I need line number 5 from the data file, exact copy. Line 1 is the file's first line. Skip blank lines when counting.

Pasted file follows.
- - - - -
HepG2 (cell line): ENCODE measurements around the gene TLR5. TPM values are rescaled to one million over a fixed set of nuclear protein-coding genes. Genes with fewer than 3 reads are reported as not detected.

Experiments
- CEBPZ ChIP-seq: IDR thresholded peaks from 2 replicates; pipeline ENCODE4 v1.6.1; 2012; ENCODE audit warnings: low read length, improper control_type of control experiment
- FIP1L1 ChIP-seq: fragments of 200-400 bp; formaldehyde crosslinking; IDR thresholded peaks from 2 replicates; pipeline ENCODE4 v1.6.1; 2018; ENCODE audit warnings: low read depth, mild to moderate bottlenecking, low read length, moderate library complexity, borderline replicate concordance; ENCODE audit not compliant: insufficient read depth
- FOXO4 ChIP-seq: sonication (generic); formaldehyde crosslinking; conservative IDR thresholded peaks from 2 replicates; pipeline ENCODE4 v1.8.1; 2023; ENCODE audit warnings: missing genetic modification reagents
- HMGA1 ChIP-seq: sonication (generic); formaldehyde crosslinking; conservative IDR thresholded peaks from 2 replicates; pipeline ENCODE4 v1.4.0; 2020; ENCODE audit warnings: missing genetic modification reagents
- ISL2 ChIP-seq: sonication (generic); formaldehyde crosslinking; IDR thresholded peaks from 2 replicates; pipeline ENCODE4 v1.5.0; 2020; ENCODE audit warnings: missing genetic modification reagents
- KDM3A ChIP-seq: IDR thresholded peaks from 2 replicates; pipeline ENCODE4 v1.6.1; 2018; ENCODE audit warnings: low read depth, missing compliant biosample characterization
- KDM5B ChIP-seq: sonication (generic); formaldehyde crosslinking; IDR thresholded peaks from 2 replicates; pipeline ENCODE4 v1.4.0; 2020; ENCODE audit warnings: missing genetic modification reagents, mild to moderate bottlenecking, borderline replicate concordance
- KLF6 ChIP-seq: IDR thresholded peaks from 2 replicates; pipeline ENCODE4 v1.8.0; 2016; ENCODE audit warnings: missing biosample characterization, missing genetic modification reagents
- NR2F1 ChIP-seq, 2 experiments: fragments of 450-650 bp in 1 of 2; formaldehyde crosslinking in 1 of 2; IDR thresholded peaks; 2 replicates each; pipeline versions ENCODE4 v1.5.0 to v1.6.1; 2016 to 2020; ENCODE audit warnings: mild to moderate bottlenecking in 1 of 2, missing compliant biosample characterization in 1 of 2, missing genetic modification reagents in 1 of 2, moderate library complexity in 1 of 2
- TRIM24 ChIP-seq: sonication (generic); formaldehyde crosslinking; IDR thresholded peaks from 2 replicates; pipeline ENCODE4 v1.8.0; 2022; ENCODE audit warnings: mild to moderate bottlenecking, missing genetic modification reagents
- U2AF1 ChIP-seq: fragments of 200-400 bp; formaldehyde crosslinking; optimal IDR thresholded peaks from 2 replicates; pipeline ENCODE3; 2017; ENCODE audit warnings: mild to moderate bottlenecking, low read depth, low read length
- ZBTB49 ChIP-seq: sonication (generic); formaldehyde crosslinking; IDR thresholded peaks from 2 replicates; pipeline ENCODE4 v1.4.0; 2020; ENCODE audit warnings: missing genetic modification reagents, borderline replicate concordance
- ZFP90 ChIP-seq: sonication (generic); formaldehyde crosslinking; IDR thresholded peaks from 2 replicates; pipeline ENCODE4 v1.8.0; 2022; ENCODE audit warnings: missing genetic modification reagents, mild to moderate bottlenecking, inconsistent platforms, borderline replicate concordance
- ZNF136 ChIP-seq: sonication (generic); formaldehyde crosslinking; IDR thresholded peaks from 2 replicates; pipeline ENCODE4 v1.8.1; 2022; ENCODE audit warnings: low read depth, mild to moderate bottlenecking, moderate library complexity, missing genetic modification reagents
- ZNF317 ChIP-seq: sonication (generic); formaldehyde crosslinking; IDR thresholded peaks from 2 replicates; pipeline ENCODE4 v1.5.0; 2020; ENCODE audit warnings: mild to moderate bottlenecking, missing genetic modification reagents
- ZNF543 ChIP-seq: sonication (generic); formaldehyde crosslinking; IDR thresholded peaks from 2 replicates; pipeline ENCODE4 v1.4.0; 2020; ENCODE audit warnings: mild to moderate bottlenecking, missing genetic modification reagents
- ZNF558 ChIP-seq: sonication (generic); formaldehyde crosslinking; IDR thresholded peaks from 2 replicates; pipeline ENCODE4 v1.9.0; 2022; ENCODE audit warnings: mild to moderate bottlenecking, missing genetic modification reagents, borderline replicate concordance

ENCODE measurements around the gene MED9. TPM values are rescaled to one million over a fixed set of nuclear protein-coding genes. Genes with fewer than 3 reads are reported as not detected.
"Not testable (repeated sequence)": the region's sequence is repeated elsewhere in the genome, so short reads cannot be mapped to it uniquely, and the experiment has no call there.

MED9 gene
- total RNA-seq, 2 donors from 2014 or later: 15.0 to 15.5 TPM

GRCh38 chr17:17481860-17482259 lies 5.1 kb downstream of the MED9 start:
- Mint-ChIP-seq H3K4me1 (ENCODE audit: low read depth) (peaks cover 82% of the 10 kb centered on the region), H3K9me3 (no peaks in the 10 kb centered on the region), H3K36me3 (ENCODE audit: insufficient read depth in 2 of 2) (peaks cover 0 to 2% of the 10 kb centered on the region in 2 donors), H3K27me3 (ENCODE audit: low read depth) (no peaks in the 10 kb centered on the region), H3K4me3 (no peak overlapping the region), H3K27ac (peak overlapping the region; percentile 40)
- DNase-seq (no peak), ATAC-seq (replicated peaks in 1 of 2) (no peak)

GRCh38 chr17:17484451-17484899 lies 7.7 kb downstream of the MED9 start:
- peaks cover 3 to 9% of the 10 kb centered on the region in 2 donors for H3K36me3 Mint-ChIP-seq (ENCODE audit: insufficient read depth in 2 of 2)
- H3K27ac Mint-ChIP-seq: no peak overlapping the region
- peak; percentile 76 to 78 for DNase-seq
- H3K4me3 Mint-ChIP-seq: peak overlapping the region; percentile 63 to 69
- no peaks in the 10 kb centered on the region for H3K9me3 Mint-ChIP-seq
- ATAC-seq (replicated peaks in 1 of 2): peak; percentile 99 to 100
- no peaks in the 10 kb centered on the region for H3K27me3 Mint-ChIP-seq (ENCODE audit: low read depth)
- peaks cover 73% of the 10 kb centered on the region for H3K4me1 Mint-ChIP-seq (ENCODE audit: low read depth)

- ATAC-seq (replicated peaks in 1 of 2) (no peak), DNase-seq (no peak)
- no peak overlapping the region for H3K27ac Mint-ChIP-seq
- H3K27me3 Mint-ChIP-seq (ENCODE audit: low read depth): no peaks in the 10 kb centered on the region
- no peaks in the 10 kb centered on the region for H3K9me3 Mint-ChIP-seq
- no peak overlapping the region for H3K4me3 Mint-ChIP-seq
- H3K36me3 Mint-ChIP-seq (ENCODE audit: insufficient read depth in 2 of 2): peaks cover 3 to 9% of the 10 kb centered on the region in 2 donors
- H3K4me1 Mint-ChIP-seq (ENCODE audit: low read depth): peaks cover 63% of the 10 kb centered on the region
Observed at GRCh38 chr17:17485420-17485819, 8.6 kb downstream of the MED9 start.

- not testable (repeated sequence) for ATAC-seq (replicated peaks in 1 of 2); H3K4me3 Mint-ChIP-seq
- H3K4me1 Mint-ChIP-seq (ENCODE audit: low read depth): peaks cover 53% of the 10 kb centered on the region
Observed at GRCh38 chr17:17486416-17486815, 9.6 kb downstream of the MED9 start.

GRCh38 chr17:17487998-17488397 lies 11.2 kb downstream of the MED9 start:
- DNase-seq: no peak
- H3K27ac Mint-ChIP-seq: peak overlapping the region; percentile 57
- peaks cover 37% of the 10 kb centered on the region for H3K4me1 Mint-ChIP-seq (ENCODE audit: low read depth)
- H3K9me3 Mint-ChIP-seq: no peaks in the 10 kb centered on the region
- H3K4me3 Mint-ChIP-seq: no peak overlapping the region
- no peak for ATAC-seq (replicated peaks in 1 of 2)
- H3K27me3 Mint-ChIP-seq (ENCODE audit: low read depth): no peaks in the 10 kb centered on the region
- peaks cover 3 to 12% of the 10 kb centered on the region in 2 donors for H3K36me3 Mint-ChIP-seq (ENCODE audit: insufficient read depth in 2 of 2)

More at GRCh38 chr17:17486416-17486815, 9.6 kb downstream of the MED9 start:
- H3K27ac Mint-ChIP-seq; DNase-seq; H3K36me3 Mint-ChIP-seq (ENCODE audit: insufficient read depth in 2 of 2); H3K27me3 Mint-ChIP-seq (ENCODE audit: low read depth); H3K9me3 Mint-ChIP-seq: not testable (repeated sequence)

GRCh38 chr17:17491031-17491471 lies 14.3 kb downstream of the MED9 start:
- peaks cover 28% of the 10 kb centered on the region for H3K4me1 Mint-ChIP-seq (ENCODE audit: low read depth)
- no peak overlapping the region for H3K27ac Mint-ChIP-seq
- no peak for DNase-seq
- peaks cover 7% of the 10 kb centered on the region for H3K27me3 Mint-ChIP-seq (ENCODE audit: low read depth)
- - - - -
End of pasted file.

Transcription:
- FOXO4 ChIP-seq: sonication (generic); formaldehyde crosslinking; conservative IDR thresholded peaks from 2 replicates; pipeline ENCODE4 v1.8.1; 2023; ENCODE audit warnings: missing genetic modification reagents